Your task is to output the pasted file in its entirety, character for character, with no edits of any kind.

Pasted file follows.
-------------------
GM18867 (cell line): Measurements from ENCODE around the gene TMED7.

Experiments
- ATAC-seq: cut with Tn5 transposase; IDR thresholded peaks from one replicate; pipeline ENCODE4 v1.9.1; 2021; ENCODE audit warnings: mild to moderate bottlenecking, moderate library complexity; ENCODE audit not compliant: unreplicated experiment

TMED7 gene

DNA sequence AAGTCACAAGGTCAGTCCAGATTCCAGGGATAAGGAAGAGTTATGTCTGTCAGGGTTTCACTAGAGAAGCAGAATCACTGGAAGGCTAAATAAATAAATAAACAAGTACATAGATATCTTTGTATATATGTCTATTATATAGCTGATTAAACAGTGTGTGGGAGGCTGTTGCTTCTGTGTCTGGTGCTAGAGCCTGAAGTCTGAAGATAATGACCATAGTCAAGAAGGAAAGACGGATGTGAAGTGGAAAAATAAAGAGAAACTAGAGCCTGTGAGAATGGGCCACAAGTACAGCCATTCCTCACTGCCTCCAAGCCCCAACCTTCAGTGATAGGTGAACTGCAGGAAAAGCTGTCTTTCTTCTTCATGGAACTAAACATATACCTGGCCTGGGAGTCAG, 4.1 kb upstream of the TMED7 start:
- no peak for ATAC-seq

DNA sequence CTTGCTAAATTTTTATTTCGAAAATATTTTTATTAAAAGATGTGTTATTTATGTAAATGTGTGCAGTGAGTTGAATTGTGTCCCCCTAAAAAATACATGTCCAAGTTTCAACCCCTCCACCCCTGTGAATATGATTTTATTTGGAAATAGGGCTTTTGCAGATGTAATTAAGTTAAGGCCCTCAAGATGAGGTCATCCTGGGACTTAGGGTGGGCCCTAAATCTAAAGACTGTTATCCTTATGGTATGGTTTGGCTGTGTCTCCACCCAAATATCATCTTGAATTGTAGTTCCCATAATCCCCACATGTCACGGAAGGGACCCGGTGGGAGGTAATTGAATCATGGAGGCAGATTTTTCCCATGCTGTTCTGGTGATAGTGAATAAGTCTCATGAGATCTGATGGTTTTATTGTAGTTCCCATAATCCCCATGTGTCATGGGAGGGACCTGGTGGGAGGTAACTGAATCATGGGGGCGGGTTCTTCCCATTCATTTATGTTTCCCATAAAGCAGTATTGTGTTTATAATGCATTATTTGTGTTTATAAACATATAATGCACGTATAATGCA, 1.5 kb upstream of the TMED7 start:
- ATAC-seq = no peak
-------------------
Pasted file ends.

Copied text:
GM18867 (cell line): Measurements from ENCODE around the gene TMED7.

Experiments
- ATAC-seq: cut with Tn5 transposase; IDR thresholded peaks from one replicate; pipeline ENCODE4 v1.9.1; 2021; ENCODE audit warnings: mild to moderate bottlenecking, moderate library complexity; ENCODE audit not compliant: unreplicated experiment

TMED7 gene

DNA sequence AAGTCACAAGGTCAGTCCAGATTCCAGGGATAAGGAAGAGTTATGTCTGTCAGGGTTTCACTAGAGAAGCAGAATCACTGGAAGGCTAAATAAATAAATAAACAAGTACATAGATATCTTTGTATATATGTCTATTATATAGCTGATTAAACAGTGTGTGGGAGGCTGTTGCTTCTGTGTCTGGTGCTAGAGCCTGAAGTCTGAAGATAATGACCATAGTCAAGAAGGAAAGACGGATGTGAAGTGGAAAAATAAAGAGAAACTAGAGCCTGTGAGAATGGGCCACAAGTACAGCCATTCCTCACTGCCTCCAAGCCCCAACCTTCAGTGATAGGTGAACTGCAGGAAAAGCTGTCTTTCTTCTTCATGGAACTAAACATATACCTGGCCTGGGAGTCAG, 4.1 kb upstream of the TMED7 start:
- no peak for ATAC-seq

DNA sequence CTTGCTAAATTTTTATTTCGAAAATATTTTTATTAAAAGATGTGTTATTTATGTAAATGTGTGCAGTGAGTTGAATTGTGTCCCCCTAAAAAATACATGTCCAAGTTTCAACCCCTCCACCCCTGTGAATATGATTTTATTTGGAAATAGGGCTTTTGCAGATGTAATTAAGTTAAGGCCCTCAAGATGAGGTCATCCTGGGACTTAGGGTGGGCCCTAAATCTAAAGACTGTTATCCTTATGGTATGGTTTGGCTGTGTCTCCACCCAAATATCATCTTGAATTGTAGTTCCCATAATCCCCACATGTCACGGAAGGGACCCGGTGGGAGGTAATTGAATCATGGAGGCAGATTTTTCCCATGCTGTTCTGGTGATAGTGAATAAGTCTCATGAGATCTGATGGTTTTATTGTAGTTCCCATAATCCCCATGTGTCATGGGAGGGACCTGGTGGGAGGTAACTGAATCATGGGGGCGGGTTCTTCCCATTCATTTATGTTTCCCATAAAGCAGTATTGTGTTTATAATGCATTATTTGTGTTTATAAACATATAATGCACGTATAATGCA, 1.5 kb upstream of the TMED7 start:
- ATAC-seq = no peak